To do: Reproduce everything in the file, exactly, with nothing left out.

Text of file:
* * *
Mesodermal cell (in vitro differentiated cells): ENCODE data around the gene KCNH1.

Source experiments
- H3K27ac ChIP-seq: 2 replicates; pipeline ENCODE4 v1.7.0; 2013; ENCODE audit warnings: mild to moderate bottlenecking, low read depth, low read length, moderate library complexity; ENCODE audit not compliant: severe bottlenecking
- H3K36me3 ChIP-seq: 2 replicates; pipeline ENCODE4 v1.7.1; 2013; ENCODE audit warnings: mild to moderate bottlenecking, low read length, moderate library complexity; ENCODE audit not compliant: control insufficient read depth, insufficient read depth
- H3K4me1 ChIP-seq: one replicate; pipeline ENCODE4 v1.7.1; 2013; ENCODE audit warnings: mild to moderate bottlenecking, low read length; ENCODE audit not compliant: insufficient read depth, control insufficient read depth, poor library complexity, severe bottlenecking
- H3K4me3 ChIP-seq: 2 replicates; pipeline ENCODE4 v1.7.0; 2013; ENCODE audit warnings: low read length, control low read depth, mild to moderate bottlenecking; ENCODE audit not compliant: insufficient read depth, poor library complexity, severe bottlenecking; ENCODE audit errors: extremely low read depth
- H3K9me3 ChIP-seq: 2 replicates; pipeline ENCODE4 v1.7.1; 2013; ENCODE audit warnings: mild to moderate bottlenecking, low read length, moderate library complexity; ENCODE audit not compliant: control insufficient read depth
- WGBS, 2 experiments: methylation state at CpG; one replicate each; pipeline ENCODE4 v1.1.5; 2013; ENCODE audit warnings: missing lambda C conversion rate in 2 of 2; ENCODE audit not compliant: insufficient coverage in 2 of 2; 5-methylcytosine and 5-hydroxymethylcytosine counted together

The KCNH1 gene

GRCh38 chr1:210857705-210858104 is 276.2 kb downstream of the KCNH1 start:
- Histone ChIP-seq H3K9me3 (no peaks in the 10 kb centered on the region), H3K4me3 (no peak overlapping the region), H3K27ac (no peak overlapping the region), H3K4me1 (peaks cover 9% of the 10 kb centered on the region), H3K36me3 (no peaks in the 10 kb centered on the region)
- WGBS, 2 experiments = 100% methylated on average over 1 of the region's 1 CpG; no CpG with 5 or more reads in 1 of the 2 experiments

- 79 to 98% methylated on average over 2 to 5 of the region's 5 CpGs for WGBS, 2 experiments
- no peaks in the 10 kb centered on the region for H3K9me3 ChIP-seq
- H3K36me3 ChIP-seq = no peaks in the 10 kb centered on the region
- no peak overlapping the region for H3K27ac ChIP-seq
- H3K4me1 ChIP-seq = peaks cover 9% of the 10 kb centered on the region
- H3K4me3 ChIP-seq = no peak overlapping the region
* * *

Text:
Mesodermal cell (in vitro differentiated cells): ENCODE data around the gene KCNH1.

Source experiments
- H3K27ac ChIP-seq: 2 replicates; pipeline ENCODE4 v1.7.0; 2013; ENCODE audit warnings: mild to moderate bottlenecking, low read depth, low read length, moderate library complexity; ENCODE audit not compliant: severe bottlenecking
- H3K36me3 ChIP-seq: 2 replicates; pipeline ENCODE4 v1.7.1; 2013; ENCODE audit warnings: mild to moderate bottlenecking, low read length, moderate library complexity; ENCODE audit not compliant: control insufficient read depth, insufficient read depth
- H3K4me1 ChIP-seq: one replicate; pipeline ENCODE4 v1.7.1; 2013; ENCODE audit warnings: mild to moderate bottlenecking, low read length; ENCODE audit not compliant: insufficient read depth, control insufficient read depth, poor library complexity, severe bottlenecking
- H3K4me3 ChIP-seq: 2 replicates; pipeline ENCODE4 v1.7.0; 2013; ENCODE audit warnings: low read length, control low read depth, mild to moderate bottlenecking; ENCODE audit not compliant: insufficient read depth, poor library complexity, severe bottlenecking; ENCODE audit errors: extremely low read depth
- H3K9me3 ChIP-seq: 2 replicates; pipeline ENCODE4 v1.7.1; 2013; ENCODE audit warnings: mild to moderate bottlenecking, low read length, moderate library complexity; ENCODE audit not compliant: control insufficient read depth
- WGBS, 2 experiments: methylation state at CpG; one replicate each; pipeline ENCODE4 v1.1.5; 2013; ENCODE audit warnings: missing lambda C conversion rate in 2 of 2; ENCODE audit not compliant: insufficient coverage in 2 of 2; 5-methylcytosine and 5-hydroxymethylcytosine counted together

The KCNH1 gene

GRCh38 chr1:210857705-210858104 is 276.2 kb downstream of the KCNH1 start:
- Histone ChIP-seq H3K9me3 (no peaks in the 10 kb centered on the region), H3K4me3 (no peak overlapping the region), H3K27ac (no peak overlapping the region), H3K4me1 (peaks cover 9% of the 10 kb centered on the region), H3K36me3 (no peaks in the 10 kb centered on the region)
- WGBS, 2 experiments = 100% methylated on average over 1 of the region's 1 CpG; no CpG with 5 or more reads in 1 of the 2 experiments

- 79 to 98% methylated on average over 2 to 5 of the region's 5 CpGs for WGBS, 2 experiments
- no peaks in the 10 kb centered on the region for H3K9me3 ChIP-seq
- H3K36me3 ChIP-seq = no peaks in the 10 kb centered on the region
- no peak overlapping the region for H3K27ac ChIP-seq
- H3K4me1 ChIP-seq = peaks cover 9% of the 10 kb centered on the region
- H3K4me3 ChIP-seq = no peak overlapping the region